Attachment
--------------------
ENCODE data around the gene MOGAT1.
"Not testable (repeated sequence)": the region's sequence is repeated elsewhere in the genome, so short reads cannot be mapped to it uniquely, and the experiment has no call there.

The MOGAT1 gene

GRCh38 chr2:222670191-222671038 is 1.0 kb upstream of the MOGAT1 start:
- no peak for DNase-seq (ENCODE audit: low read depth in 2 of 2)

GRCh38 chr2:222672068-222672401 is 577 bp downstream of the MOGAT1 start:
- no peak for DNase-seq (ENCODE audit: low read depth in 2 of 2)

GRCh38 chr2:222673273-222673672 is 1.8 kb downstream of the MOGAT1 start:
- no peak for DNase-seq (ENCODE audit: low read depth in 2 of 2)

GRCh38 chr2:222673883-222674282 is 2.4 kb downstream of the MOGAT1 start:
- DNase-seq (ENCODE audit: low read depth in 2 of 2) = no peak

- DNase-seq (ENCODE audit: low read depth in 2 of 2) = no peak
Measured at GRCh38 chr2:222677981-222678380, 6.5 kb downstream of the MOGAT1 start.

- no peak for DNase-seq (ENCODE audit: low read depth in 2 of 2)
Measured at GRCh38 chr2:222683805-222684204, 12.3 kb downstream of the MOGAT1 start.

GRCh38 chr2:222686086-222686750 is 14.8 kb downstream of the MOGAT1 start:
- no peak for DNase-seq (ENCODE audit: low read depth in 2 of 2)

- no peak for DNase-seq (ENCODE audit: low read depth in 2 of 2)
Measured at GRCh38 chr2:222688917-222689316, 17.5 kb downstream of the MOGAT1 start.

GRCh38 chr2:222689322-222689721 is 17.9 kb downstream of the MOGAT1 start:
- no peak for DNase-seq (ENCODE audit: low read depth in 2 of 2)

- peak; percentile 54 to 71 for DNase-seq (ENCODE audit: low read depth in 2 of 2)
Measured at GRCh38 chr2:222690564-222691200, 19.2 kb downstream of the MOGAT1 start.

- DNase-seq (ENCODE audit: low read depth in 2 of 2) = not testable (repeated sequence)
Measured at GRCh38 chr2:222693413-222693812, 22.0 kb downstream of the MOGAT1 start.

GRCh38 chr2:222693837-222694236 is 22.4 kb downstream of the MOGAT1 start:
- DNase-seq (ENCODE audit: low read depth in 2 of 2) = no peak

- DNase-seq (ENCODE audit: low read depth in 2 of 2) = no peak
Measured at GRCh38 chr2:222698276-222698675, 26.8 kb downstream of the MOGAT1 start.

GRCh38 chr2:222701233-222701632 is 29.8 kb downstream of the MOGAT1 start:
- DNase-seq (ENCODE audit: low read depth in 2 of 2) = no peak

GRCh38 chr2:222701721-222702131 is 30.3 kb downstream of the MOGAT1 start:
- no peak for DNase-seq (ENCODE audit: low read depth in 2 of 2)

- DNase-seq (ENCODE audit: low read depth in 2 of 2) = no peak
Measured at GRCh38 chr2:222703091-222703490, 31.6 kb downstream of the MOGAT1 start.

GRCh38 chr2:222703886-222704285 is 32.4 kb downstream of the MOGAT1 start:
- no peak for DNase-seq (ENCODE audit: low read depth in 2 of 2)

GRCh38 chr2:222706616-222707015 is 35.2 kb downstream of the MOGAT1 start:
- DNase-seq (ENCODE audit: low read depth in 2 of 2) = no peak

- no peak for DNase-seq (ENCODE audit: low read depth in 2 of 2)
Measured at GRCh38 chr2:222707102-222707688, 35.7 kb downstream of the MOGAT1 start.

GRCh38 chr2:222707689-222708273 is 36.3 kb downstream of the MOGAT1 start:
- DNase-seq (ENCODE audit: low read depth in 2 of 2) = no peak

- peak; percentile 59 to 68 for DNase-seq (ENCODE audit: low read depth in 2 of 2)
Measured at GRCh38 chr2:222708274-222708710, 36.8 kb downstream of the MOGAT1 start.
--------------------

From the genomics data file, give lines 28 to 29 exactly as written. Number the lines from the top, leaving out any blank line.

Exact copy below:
- DNase-seq (ENCODE audit: low read depth in 2 of 2) = no peak
Measured at GRCh38 chr2:222698276-222698675, 26.8 kb downstream of the MOGAT1 start.